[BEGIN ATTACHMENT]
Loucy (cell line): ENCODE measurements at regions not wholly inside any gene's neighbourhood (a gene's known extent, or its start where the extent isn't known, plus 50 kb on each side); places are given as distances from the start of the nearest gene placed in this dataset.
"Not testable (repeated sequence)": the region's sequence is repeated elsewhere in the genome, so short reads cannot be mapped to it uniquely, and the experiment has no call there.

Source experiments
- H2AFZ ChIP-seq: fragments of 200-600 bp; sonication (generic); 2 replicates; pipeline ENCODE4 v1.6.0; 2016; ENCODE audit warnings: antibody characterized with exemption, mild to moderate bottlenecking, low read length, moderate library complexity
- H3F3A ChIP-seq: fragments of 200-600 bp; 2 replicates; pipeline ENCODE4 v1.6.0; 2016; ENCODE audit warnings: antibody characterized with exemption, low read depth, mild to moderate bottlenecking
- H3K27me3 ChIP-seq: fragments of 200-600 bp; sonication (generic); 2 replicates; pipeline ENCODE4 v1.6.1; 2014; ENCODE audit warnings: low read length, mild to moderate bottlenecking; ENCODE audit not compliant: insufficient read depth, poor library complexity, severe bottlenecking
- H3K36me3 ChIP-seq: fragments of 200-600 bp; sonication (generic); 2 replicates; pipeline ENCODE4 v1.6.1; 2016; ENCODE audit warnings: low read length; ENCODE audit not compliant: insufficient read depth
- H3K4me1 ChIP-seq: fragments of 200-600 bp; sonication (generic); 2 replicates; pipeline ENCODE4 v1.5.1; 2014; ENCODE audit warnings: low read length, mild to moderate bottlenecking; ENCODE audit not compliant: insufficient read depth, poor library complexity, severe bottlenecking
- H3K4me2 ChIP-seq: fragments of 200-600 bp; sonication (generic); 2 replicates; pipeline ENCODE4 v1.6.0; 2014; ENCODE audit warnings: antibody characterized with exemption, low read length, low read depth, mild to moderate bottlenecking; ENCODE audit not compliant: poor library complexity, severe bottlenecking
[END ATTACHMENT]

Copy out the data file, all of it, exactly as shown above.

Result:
Loucy (cell line): ENCODE measurements at regions not wholly inside any gene's neighbourhood (a gene's known extent, or its start where the extent isn't known, plus 50 kb on each side); places are given as distances from the start of the nearest gene placed in this dataset.
"Not testable (repeated sequence)": the region's sequence is repeated elsewhere in the genome, so short reads cannot be mapped to it uniquely, and the experiment has no call there.

Source experiments
- H2AFZ ChIP-seq: fragments of 200-600 bp; sonication (generic); 2 replicates; pipeline ENCODE4 v1.6.0; 2016; ENCODE audit warnings: antibody characterized with exemption, mild to moderate bottlenecking, low read length, moderate library complexity
- H3F3A ChIP-seq: fragments of 200-600 bp; 2 replicates; pipeline ENCODE4 v1.6.0; 2016; ENCODE audit warnings: antibody characterized with exemption, low read depth, mild to moderate bottlenecking
- H3K27me3 ChIP-seq: fragments of 200-600 bp; sonication (generic); 2 replicates; pipeline ENCODE4 v1.6.1; 2014; ENCODE audit warnings: low read length, mild to moderate bottlenecking; ENCODE audit not compliant: insufficient read depth, poor library complexity, severe bottlenecking
- H3K36me3 ChIP-seq: fragments of 200-600 bp; sonication (generic); 2 replicates; pipeline ENCODE4 v1.6.1; 2016; ENCODE audit warnings: low read length; ENCODE audit not compliant: insufficient read depth
- H3K4me1 ChIP-seq: fragments of 200-600 bp; sonication (generic); 2 replicates; pipeline ENCODE4 v1.5.1; 2014; ENCODE audit warnings: low read length, mild to moderate bottlenecking; ENCODE audit not compliant: insufficient read depth, poor library complexity, severe bottlenecking
- H3K4me2 ChIP-seq: fragments of 200-600 bp; sonication (generic); 2 replicates; pipeline ENCODE4 v1.6.0; 2014; ENCODE audit warnings: antibody characterized with exemption, low read length, low read depth, mild to moderate bottlenecking; ENCODE audit not compliant: poor library complexity, severe bottlenecking